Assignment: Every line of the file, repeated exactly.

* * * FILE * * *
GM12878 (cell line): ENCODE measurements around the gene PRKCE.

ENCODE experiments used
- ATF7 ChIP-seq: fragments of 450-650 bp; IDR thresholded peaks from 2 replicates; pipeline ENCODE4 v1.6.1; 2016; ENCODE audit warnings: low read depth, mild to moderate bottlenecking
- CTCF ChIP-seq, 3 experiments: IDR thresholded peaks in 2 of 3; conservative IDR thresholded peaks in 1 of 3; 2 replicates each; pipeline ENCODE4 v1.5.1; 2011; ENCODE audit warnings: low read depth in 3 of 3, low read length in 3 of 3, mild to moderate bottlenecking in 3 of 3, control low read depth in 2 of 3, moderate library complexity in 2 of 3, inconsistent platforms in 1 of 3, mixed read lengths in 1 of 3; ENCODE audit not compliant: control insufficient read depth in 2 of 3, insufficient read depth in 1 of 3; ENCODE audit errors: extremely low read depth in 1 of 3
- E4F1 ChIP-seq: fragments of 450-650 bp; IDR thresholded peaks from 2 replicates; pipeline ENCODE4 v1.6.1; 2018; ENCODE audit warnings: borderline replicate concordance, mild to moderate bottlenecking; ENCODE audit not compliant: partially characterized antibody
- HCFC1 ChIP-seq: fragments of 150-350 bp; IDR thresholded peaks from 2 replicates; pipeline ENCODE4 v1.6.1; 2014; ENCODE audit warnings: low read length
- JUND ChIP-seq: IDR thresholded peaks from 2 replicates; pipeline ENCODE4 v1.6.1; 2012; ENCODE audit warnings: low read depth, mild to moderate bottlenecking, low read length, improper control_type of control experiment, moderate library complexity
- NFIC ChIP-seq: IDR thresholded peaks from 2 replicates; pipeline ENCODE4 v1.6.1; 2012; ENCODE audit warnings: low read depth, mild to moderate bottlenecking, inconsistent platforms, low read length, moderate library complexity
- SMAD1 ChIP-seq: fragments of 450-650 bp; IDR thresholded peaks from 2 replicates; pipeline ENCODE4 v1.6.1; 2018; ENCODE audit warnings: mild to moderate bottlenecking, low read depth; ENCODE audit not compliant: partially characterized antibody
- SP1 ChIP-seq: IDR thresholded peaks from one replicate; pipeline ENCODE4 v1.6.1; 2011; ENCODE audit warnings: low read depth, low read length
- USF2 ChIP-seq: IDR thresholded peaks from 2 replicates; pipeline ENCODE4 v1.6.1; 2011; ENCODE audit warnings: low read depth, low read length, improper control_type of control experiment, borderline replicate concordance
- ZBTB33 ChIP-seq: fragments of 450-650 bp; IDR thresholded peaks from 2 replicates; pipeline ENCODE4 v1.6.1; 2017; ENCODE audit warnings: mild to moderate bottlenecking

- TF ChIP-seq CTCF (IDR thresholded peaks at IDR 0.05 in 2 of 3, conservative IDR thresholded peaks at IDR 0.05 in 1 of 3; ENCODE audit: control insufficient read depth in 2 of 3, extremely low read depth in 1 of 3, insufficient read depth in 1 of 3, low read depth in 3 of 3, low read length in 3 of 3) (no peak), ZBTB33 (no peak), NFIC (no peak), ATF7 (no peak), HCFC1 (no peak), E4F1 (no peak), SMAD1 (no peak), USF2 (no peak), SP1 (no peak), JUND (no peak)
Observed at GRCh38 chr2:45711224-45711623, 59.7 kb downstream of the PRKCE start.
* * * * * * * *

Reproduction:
GM12878 (cell line): ENCODE measurements around the gene PRKCE.

ENCODE experiments used
- ATF7 ChIP-seq: fragments of 450-650 bp; IDR thresholded peaks from 2 replicates; pipeline ENCODE4 v1.6.1; 2016; ENCODE audit warnings: low read depth, mild to moderate bottlenecking
- CTCF ChIP-seq, 3 experiments: IDR thresholded peaks in 2 of 3; conservative IDR thresholded peaks in 1 of 3; 2 replicates each; pipeline ENCODE4 v1.5.1; 2011; ENCODE audit warnings: low read depth in 3 of 3, low read length in 3 of 3, mild to moderate bottlenecking in 3 of 3, control low read depth in 2 of 3, moderate library complexity in 2 of 3, inconsistent platforms in 1 of 3, mixed read lengths in 1 of 3; ENCODE audit not compliant: control insufficient read depth in 2 of 3, insufficient read depth in 1 of 3; ENCODE audit errors: extremely low read depth in 1 of 3
- E4F1 ChIP-seq: fragments of 450-650 bp; IDR thresholded peaks from 2 replicates; pipeline ENCODE4 v1.6.1; 2018; ENCODE audit warnings: borderline replicate concordance, mild to moderate bottlenecking; ENCODE audit not compliant: partially characterized antibody
- HCFC1 ChIP-seq: fragments of 150-350 bp; IDR thresholded peaks from 2 replicates; pipeline ENCODE4 v1.6.1; 2014; ENCODE audit warnings: low read length
- JUND ChIP-seq: IDR thresholded peaks from 2 replicates; pipeline ENCODE4 v1.6.1; 2012; ENCODE audit warnings: low read depth, mild to moderate bottlenecking, low read length, improper control_type of control experiment, moderate library complexity
- NFIC ChIP-seq: IDR thresholded peaks from 2 replicates; pipeline ENCODE4 v1.6.1; 2012; ENCODE audit warnings: low read depth, mild to moderate bottlenecking, inconsistent platforms, low read length, moderate library complexity
- SMAD1 ChIP-seq: fragments of 450-650 bp; IDR thresholded peaks from 2 replicates; pipeline ENCODE4 v1.6.1; 2018; ENCODE audit warnings: mild to moderate bottlenecking, low read depth; ENCODE audit not compliant: partially characterized antibody
- SP1 ChIP-seq: IDR thresholded peaks from one replicate; pipeline ENCODE4 v1.6.1; 2011; ENCODE audit warnings: low read depth, low read length
- USF2 ChIP-seq: IDR thresholded peaks from 2 replicates; pipeline ENCODE4 v1.6.1; 2011; ENCODE audit warnings: low read depth, low read length, improper control_type of control experiment, borderline replicate concordance
- ZBTB33 ChIP-seq: fragments of 450-650 bp; IDR thresholded peaks from 2 replicates; pipeline ENCODE4 v1.6.1; 2017; ENCODE audit warnings: mild to moderate bottlenecking

- TF ChIP-seq CTCF (IDR thresholded peaks at IDR 0.05 in 2 of 3, conservative IDR thresholded peaks at IDR 0.05 in 1 of 3; ENCODE audit: control insufficient read depth in 2 of 3, extremely low read depth in 1 of 3, insufficient read depth in 1 of 3, low read depth in 3 of 3, low read length in 3 of 3) (no peak), ZBTB33 (no peak), NFIC (no peak), ATF7 (no peak), HCFC1 (no peak), E4F1 (no peak), SMAD1 (no peak), USF2 (no peak), SP1 (no peak), JUND (no peak)
Observed at GRCh38 chr2:45711224-45711623, 59.7 kb downstream of the PRKCE start.